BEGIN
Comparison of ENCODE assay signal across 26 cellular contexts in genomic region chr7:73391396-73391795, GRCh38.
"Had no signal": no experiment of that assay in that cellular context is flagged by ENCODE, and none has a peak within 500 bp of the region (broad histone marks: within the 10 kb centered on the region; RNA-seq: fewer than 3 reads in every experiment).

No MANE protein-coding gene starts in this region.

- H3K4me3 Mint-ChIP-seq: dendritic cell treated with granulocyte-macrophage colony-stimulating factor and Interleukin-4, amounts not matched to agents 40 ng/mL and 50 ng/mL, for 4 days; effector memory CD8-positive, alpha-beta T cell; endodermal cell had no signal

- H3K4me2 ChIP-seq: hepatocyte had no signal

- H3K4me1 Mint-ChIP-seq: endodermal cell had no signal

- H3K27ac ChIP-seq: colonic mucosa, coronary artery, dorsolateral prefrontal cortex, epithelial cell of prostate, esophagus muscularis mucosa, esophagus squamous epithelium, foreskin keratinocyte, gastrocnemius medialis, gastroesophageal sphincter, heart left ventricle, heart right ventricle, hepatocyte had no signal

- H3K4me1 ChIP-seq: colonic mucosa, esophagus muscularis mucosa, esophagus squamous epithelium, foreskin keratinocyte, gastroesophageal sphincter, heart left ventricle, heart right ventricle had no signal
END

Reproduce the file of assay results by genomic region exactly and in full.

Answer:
Comparison of ENCODE assay signal across 26 cellular contexts in genomic region chr7:73391396-73391795, GRCh38.
"Had no signal": no experiment of that assay in that cellular context is flagged by ENCODE, and none has a peak within 500 bp of the region (broad histone marks: within the 10 kb centered on the region; RNA-seq: fewer than 3 reads in every experiment).

No MANE protein-coding gene starts in this region.

- H3K4me3 Mint-ChIP-seq: dendritic cell treated with granulocyte-macrophage colony-stimulating factor and Interleukin-4, amounts not matched to agents 40 ng/mL and 50 ng/mL, for 4 days; effector memory CD8-positive, alpha-beta T cell; endodermal cell had no signal

- H3K4me2 ChIP-seq: hepatocyte had no signal

- H3K4me1 Mint-ChIP-seq: endodermal cell had no signal

- H3K27ac ChIP-seq: colonic mucosa, coronary artery, dorsolateral prefrontal cortex, epithelial cell of prostate, esophagus muscularis mucosa, esophagus squamous epithelium, foreskin keratinocyte, gastrocnemius medialis, gastroesophageal sphincter, heart left ventricle, heart right ventricle, hepatocyte had no signal

- H3K4me1 ChIP-seq: colonic mucosa, esophagus muscularis mucosa, esophagus squamous epithelium, foreskin keratinocyte, gastroesophageal sphincter, heart left ventricle, heart right ventricle had no signal